• by Chris Burke (6130) on Tuesday January 12, 2010 @03:38PM (#30741664) Homepage

    No, the mission was designed to last 90 days (and probably more for budgetary reasons than anything else)... I'm not saying 7 years on Mars isn't impressive, but the idea that engineers expected the rovers to drop dead after 90 days is inaccurate.

    Actually it kinda is, not because they engineered the rover to only last that long (obviously you're right and they engineered it to be as robust as possible to survive on Mars), but because they thought the rover's solar panels would be too covered in dust to operate after that.

    I still remember NASA putting out releasing saying how pleasantly surprised they were that the Martian wind turned out to be substantial enough to blow dust off the panels, and so the mission could extend past its original 90 day scope.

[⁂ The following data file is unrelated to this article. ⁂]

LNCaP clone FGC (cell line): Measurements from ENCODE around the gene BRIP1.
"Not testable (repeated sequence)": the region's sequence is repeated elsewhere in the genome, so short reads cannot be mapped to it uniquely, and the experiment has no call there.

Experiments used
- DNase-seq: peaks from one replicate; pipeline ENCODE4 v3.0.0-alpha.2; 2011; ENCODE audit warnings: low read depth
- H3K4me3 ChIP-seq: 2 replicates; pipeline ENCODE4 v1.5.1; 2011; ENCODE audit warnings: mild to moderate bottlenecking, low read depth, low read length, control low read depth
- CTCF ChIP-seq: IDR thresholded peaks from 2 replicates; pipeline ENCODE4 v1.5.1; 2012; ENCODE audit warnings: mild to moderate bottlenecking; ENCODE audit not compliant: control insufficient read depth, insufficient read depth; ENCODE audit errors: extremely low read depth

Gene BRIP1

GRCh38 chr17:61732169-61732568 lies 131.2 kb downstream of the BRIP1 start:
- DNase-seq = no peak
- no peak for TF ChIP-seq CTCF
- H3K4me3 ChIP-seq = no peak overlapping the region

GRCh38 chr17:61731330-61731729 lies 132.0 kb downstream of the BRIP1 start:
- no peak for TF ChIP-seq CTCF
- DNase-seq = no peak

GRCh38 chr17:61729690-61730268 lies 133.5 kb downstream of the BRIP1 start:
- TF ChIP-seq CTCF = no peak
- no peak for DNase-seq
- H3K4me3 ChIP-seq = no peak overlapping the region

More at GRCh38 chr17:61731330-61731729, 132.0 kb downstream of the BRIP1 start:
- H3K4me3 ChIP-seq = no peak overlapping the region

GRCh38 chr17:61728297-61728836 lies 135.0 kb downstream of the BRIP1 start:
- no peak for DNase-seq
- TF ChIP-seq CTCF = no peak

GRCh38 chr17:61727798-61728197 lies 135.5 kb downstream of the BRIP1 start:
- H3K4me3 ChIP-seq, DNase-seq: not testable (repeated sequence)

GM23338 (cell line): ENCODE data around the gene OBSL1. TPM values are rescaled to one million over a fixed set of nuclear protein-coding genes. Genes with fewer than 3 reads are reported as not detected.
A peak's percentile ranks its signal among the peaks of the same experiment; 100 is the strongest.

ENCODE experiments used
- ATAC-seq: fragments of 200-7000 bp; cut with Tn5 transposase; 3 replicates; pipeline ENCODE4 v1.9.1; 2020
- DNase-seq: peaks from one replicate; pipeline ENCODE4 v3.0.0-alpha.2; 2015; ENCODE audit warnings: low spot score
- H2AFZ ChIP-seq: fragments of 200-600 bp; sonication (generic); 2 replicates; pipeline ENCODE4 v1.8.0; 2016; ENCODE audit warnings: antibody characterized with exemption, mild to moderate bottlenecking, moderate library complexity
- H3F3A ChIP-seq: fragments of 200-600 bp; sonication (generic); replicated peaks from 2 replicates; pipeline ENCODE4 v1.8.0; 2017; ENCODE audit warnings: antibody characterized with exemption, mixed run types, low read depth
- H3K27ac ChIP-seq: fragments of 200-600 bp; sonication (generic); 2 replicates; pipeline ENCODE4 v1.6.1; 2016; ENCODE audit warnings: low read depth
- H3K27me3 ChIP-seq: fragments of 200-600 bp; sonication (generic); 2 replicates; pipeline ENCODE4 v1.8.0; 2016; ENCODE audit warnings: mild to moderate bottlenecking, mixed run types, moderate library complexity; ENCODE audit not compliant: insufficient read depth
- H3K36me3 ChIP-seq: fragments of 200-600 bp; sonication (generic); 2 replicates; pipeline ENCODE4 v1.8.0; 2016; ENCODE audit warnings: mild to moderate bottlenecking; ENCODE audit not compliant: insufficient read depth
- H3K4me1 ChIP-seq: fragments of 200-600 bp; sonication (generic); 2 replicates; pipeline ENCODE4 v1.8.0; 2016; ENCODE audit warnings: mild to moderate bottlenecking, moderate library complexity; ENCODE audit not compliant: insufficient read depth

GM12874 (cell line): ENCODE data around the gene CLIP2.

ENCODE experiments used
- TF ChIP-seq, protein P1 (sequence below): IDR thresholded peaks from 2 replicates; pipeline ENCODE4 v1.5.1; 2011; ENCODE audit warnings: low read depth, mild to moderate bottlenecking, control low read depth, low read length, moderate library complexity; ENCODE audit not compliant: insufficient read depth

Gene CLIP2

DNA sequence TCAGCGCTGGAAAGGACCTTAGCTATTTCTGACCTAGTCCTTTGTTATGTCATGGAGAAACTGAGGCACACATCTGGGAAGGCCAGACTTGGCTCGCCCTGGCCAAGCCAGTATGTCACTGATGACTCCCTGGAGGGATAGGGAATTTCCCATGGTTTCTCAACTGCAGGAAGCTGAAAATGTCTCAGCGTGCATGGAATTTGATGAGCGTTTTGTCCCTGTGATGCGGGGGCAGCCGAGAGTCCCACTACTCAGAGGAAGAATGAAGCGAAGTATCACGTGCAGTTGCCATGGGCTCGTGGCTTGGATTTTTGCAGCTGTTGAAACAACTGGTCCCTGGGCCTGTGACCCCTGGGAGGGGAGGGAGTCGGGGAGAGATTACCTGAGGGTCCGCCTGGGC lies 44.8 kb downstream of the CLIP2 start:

The fact that they continued the mission shows it wasn't budget constraints that limited it to 90 days... at least not the operations budget. I guess it was related to budget in the sense that this constrained them to only using solar power, and 90 days was just how long they thought a solar-powered rover could run.

  • by Hatta (162192) on Tuesday January 12, 2010 @05:26PM (#30742938) Journal

    Nor would I want to be. Kids are a huge drain on your financial, emotional, and temporal resources. I like having time to do adult things, pursue the things that interest me, instead of changing diapers, ferrying them to soccer practise, etc. Studies show that non-parents are measurably happier than parents, no matter what the evolutionary advantageous hormone driven delusion tells them. And it makes sense, raising kids is obviously very stressful. No thanks.

FORTRAN is a good example of a language which is easier to parse using ad hoc techniques. -- D. Gries [What's good about it? Ed.]